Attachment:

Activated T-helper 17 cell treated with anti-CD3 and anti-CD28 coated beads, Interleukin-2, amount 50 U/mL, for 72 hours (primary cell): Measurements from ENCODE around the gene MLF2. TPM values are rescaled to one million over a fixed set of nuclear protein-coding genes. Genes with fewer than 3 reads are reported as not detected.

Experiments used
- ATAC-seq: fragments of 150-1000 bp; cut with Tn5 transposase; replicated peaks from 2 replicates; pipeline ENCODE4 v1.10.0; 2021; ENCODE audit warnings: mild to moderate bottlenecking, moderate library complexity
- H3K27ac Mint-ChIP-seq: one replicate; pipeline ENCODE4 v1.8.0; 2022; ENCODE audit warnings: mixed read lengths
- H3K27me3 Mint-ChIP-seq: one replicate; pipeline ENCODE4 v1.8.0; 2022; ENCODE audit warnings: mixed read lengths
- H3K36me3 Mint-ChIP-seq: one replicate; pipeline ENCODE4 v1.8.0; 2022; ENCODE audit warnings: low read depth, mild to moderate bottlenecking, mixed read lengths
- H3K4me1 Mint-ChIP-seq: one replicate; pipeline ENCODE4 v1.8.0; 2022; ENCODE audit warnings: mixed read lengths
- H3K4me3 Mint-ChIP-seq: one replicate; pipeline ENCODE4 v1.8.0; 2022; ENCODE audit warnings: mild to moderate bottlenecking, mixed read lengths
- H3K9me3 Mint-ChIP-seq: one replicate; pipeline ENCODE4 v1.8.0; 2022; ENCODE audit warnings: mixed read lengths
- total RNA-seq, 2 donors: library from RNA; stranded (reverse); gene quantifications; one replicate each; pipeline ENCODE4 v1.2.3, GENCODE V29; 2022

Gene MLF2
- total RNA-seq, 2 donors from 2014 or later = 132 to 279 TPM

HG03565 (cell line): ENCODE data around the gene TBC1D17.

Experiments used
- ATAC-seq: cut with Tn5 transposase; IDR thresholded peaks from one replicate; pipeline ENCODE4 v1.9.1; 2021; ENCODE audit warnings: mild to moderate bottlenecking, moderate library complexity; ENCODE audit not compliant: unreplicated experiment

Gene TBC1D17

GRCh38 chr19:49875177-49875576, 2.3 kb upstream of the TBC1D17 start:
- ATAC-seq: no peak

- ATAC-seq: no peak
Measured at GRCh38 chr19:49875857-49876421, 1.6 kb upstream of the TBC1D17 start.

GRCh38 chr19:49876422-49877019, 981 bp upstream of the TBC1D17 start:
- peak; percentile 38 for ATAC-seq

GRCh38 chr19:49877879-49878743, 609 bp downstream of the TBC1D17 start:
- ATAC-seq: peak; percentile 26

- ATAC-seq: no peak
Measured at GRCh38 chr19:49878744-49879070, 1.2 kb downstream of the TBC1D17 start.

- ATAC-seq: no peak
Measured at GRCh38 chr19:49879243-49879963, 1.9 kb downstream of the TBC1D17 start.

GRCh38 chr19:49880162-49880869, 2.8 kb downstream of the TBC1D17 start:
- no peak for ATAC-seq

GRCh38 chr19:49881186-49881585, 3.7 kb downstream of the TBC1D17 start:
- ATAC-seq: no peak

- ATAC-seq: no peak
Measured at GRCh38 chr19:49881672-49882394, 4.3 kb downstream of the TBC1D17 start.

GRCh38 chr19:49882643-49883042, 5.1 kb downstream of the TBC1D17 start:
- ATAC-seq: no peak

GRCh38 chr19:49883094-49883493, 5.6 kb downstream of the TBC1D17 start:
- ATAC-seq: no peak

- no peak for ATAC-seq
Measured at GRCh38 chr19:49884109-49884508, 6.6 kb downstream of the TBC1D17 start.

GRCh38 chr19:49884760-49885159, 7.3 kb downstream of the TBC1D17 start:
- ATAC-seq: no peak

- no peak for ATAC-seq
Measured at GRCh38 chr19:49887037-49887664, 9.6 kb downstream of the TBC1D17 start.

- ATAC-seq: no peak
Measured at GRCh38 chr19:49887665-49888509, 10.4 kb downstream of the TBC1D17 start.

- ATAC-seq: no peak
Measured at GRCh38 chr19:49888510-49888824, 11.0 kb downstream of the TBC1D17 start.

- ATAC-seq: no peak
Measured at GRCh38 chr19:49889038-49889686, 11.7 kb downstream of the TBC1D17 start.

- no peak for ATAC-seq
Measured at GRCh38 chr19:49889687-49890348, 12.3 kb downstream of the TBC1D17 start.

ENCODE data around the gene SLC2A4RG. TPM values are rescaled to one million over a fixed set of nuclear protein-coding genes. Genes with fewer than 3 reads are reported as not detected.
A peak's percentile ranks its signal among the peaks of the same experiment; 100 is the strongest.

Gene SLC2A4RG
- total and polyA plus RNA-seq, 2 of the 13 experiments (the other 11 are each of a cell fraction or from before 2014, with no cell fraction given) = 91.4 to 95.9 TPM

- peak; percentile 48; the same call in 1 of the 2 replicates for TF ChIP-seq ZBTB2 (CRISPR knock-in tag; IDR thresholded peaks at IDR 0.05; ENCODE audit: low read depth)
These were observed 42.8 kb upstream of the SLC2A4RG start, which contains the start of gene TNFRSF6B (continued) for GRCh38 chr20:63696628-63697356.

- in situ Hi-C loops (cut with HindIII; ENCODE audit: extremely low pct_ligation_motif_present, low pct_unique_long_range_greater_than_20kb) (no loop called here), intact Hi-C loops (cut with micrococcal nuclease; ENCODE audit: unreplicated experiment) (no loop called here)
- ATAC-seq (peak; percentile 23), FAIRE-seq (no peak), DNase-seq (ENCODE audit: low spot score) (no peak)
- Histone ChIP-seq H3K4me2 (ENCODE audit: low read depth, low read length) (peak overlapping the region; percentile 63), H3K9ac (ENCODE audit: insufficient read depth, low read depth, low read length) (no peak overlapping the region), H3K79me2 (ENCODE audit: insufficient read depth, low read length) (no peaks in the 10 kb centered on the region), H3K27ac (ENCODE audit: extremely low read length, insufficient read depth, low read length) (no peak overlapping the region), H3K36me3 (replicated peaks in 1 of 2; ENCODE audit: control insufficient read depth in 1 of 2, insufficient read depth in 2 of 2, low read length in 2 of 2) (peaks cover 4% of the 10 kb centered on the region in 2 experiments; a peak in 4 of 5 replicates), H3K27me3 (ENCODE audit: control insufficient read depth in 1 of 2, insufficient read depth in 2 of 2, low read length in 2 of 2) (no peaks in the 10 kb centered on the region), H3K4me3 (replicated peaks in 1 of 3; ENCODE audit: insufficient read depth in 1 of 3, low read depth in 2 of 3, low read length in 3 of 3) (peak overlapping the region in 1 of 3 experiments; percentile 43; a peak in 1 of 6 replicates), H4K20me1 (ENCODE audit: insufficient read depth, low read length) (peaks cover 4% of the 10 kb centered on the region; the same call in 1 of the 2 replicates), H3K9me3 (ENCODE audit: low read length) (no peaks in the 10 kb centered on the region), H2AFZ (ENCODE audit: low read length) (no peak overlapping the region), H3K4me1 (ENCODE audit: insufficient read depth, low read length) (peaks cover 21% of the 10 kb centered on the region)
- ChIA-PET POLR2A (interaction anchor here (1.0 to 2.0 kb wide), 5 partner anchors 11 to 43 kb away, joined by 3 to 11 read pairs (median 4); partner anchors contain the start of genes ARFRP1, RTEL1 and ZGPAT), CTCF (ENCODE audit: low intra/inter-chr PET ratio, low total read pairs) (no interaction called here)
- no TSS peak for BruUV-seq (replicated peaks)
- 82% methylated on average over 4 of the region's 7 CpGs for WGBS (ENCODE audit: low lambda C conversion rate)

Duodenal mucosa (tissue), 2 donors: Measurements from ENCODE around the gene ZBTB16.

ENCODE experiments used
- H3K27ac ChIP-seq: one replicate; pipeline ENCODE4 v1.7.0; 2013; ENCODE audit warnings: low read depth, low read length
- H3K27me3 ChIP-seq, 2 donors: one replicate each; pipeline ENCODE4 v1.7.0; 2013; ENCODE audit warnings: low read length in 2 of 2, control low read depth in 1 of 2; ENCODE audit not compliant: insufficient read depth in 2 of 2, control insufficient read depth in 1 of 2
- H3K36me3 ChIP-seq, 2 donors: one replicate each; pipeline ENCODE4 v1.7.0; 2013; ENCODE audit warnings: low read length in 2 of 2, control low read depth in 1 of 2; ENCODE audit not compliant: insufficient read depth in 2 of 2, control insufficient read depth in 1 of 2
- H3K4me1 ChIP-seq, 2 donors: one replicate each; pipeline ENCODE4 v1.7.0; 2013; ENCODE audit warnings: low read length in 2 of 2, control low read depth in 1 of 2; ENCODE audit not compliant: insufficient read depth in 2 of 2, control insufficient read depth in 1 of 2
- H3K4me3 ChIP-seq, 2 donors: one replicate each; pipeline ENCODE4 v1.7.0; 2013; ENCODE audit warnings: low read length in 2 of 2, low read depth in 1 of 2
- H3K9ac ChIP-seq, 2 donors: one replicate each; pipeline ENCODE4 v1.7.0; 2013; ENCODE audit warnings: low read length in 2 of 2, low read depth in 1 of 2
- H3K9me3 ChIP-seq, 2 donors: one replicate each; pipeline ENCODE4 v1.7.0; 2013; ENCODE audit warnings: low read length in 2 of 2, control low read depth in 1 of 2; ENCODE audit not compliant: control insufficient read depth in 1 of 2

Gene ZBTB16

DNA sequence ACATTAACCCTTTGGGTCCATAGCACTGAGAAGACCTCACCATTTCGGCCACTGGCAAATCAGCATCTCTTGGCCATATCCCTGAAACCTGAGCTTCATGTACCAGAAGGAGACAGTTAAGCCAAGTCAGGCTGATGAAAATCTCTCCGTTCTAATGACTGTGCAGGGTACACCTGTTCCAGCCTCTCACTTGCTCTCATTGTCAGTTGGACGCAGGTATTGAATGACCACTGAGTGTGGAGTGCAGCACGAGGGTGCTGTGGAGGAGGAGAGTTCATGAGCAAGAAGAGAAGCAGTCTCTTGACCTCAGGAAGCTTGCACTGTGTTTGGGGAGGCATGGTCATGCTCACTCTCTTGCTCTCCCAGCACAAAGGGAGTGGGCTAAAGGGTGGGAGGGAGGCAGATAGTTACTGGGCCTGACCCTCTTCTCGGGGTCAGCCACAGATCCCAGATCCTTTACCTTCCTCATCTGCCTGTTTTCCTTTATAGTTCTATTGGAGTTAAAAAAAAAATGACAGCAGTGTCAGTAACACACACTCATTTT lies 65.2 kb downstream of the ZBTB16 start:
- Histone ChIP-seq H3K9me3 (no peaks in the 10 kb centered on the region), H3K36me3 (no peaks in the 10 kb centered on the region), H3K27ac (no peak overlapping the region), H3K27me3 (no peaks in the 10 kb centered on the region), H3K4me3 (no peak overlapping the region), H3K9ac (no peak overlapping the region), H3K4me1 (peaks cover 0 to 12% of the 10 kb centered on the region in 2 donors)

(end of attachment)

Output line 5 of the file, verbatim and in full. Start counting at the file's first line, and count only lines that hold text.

- H3K27me3 Mint-ChIP-seq: one replicate; pipeline ENCODE4 v1.8.0; 2022; ENCODE audit warnings: mixed read lengths